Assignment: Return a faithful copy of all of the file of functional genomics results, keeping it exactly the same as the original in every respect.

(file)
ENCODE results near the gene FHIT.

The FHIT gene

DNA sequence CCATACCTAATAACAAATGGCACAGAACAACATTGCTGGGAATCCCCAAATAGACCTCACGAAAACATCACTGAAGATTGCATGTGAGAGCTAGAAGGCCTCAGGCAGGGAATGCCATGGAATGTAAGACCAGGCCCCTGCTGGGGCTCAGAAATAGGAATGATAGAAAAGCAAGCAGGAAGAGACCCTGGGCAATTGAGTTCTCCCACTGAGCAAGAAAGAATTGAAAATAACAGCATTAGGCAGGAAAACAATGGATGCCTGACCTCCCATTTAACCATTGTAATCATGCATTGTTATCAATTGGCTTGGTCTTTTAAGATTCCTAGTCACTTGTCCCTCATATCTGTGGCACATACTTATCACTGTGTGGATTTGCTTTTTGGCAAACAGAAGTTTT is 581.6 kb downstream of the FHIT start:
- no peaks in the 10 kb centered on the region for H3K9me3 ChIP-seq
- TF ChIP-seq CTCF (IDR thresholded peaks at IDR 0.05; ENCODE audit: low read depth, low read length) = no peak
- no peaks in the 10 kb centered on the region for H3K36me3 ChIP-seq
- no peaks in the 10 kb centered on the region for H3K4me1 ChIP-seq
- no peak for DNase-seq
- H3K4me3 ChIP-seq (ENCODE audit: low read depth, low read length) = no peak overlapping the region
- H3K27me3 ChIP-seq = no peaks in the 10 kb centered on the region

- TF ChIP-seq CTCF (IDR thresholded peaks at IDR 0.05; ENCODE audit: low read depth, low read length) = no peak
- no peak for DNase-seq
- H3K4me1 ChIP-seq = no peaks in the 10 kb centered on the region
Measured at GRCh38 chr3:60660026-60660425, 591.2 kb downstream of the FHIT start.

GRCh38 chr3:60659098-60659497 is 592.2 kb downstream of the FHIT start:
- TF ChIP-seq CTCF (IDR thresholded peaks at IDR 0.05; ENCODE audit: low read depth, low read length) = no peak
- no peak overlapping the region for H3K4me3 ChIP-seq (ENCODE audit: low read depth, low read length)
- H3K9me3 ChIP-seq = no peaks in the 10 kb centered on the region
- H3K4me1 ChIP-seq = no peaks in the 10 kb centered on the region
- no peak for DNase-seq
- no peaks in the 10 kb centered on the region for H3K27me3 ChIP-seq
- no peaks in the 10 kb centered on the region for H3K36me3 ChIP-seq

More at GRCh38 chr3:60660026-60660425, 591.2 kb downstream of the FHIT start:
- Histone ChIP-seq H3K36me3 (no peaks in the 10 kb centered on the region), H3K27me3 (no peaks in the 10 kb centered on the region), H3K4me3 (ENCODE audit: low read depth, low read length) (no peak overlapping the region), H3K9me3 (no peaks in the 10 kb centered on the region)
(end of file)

ENCODE results near the gene FHIT.

The FHIT gene

DNA sequence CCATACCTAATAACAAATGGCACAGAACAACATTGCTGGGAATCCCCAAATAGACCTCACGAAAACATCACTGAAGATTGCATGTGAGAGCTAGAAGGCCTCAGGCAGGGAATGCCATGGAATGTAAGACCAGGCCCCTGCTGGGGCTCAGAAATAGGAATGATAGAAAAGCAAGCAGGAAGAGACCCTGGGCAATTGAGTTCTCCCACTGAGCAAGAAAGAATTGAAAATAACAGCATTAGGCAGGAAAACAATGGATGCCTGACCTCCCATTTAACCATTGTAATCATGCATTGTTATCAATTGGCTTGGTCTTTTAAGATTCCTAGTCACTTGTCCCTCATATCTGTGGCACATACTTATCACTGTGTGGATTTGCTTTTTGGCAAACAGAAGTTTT is 581.6 kb downstream of the FHIT start:
- no peaks in the 10 kb centered on the region for H3K9me3 ChIP-seq
- TF ChIP-seq CTCF (IDR thresholded peaks at IDR 0.05; ENCODE audit: low read depth, low read length) = no peak
- no peaks in the 10 kb centered on the region for H3K36me3 ChIP-seq
- no peaks in the 10 kb centered on the region for H3K4me1 ChIP-seq
- no peak for DNase-seq
- H3K4me3 ChIP-seq (ENCODE audit: low read depth, low read length) = no peak overlapping the region
- H3K27me3 ChIP-seq = no peaks in the 10 kb centered on the region

- TF ChIP-seq CTCF (IDR thresholded peaks at IDR 0.05; ENCODE audit: low read depth, low read length) = no peak
- no peak for DNase-seq
- H3K4me1 ChIP-seq = no peaks in the 10 kb centered on the region
Measured at GRCh38 chr3:60660026-60660425, 591.2 kb downstream of the FHIT start.

GRCh38 chr3:60659098-60659497 is 592.2 kb downstream of the FHIT start:
- TF ChIP-seq CTCF (IDR thresholded peaks at IDR 0.05; ENCODE audit: low read depth, low read length) = no peak
- no peak overlapping the region for H3K4me3 ChIP-seq (ENCODE audit: low read depth, low read length)
- H3K9me3 ChIP-seq = no peaks in the 10 kb centered on the region
- H3K4me1 ChIP-seq = no peaks in the 10 kb centered on the region
- no peak for DNase-seq
- no peaks in the 10 kb centered on the region for H3K27me3 ChIP-seq
- no peaks in the 10 kb centered on the region for H3K36me3 ChIP-seq

More at GRCh38 chr3:60660026-60660425, 591.2 kb downstream of the FHIT start:
- Histone ChIP-seq H3K36me3 (no peaks in the 10 kb centered on the region), H3K27me3 (no peaks in the 10 kb centered on the region), H3K4me3 (ENCODE audit: low read depth, low read length) (no peak overlapping the region), H3K9me3 (no peaks in the 10 kb centered on the region)